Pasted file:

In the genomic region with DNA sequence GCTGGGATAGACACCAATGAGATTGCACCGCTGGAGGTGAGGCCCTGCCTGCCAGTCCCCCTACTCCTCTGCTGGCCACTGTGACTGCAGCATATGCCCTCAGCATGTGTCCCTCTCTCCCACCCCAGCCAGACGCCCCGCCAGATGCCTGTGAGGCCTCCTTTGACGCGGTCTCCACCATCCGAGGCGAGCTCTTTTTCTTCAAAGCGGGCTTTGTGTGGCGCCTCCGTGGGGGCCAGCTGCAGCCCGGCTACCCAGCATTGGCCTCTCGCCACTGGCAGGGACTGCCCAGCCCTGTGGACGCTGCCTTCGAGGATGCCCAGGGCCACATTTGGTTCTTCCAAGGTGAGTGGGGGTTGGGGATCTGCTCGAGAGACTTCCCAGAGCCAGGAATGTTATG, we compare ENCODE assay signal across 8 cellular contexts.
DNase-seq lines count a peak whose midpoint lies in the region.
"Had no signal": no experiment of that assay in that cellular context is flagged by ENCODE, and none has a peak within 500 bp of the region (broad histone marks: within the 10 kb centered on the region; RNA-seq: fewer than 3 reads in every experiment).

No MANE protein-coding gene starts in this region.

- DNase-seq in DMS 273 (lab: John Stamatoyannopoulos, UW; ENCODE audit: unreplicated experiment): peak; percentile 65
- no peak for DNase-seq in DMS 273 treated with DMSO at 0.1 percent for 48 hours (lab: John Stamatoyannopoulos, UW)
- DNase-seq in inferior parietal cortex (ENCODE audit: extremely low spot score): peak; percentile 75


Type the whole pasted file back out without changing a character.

In the genomic region with DNA sequence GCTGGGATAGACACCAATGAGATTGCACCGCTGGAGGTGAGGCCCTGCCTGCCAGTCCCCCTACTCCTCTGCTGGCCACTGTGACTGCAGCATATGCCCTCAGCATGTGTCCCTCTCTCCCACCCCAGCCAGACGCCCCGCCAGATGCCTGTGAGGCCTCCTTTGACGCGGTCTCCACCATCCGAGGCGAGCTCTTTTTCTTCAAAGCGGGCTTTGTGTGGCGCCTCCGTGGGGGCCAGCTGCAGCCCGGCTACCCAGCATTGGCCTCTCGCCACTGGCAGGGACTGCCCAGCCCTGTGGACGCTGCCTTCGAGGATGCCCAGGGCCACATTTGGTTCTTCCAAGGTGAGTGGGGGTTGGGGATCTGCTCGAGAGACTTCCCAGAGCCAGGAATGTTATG, we compare ENCODE assay signal across 8 cellular contexts.
DNase-seq lines count a peak whose midpoint lies in the region.
"Had no signal": no experiment of that assay in that cellular context is flagged by ENCODE, and none has a peak within 500 bp of the region (broad histone marks: within the 10 kb centered on the region; RNA-seq: fewer than 3 reads in every experiment).

No MANE protein-coding gene starts in this region.

- DNase-seq in DMS 273 (lab: John Stamatoyannopoulos, UW; ENCODE audit: unreplicated experiment): peak; percentile 65
- no peak for DNase-seq in DMS 273 treated with DMSO at 0.1 percent for 48 hours (lab: John Stamatoyannopoulos, UW)
- DNase-seq in inferior parietal cortex (ENCODE audit: extremely low spot score): peak; percentile 75